Lauren interlocutor might utter and when their

Lauren McAllisterCurrentresearch into talk-in-interaction focuses on the turn-taking system andextracts interest from the way in which participants observe the course of aturn in progress and predict the end of that turn. This paper presents a ConversationAnalytic study of the distribution of pauses and gaps throughout theturn-taking system, instances of overlap and the behaviour of participants inspeech exchange systems.

This article will review literature on the basicturn-taking mechanism and research that focuses on the implications of CA workfor how we think about language processing. It will analyse both the process ofcomprehension and production and the constant shift between the two inconversation. The micro level of analysis this paper will provide allows for amore fine-grained understanding of turn projection.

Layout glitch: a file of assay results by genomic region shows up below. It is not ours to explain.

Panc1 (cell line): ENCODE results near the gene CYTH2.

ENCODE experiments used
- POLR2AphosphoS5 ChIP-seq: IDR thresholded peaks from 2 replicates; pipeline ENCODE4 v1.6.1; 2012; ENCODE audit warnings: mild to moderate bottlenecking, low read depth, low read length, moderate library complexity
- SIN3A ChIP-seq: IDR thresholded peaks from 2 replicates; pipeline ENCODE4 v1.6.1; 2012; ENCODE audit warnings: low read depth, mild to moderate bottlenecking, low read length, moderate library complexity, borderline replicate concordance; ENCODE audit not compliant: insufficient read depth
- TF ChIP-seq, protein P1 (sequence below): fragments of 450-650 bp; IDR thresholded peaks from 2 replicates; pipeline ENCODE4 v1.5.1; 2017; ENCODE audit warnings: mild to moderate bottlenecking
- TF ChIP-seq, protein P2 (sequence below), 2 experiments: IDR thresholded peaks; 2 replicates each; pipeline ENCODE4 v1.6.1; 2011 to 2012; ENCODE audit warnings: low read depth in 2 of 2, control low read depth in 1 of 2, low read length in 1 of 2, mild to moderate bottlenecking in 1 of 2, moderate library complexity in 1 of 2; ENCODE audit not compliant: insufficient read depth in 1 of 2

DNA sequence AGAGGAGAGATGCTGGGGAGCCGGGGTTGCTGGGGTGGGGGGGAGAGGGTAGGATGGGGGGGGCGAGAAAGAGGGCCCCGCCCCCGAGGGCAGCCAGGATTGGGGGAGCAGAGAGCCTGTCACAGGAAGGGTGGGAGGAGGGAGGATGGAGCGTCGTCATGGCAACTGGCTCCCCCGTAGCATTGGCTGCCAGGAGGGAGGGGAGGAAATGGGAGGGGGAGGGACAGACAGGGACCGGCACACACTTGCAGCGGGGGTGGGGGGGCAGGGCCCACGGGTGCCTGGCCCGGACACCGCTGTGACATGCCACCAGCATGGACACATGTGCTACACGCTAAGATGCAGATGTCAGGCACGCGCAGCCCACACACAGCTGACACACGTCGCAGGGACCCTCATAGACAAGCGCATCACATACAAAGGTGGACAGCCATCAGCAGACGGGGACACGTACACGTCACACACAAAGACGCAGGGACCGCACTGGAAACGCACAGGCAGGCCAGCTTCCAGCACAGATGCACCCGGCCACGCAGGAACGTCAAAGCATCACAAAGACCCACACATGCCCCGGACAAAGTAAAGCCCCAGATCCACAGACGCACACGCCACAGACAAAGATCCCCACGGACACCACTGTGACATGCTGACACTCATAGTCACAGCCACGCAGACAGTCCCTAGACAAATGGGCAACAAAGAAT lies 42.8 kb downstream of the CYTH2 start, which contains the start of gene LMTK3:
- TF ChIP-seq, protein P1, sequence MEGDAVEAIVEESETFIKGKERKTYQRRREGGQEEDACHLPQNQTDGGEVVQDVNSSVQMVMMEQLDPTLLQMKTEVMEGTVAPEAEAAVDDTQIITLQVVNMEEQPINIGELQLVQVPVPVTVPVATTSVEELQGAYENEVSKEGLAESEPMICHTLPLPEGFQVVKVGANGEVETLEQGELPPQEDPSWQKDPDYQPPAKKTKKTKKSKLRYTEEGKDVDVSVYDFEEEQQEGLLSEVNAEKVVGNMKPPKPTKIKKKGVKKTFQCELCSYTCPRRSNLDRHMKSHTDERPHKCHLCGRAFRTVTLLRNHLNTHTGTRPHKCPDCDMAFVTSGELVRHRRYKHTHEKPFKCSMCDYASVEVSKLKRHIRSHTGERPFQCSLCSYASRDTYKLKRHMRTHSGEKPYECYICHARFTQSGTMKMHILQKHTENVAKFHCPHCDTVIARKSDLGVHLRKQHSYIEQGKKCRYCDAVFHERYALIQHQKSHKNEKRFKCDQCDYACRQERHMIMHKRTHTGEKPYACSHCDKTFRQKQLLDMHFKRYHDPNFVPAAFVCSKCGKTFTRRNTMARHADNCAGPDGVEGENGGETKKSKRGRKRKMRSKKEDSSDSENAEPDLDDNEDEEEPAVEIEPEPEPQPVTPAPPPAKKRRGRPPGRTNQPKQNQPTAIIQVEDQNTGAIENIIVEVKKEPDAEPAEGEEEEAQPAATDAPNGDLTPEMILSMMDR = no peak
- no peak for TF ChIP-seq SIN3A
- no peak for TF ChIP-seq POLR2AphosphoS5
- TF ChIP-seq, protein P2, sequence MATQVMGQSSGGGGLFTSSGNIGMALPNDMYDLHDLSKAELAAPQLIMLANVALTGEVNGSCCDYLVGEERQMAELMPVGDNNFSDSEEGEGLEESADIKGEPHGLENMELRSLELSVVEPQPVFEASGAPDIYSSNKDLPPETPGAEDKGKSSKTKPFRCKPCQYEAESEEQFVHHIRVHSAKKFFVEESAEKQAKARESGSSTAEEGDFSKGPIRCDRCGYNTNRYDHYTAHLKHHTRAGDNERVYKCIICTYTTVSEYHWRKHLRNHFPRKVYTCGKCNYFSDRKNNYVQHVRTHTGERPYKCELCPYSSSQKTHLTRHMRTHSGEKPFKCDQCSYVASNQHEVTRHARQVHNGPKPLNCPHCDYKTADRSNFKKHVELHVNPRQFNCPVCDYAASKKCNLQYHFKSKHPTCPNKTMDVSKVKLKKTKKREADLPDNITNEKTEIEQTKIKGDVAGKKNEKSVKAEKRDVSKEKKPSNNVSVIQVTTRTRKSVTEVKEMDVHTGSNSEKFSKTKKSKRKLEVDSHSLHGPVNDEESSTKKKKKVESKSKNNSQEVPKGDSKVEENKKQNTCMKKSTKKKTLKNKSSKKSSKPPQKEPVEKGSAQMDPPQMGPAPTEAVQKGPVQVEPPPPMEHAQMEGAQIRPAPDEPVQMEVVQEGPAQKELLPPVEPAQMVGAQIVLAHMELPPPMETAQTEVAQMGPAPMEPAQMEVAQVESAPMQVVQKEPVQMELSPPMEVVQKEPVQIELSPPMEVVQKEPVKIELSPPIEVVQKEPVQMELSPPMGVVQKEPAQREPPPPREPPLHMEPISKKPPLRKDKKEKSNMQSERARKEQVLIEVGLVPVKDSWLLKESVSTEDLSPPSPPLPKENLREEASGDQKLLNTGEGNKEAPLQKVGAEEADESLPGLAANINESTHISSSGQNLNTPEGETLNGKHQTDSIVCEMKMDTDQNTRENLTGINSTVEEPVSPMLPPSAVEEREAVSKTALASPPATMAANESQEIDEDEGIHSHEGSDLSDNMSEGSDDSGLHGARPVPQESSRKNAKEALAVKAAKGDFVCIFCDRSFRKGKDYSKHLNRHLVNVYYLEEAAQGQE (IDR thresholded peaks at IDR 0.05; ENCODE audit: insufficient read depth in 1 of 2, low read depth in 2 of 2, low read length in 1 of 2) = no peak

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Finally, this analysis willdemonstrate how the notion of turn projection is a key component in theorganisation of turn-taking.Keywords:turn-taking, turn projection, prediction, conversation analysis,talk-in-interaction 1.IntroductionAccordingto CA, the projectability of TCUs plays a fundamental role in the ways in whichconversation is structured and in the process of listening to talk-in-interaction(Liddicoat 2004). Listeners must process the turn in progress in advance inorder to be aware of speaker change and to achieve a smooth floor transfer, twoessential properties of a successful speech exchange. In termsof temporality, participants do not process a previous utterance once it hasoccurred and wait until it finishes prepare their own.

Conversation would bemuch more drawn out with substantial gaps after every turn. Rather, the modelof turn-taking proposed by Sacks et al. (1974) involves considerable projectionof what the other interlocutor might utter and when their turn may end. Participant-orientedevidence exists in speech exchange systems for predictive languagecomprehension and for gaps in language production. As Pomerantz and Heritage(2012) describe, participation in a conversation and assessment of that talkare closely related processes.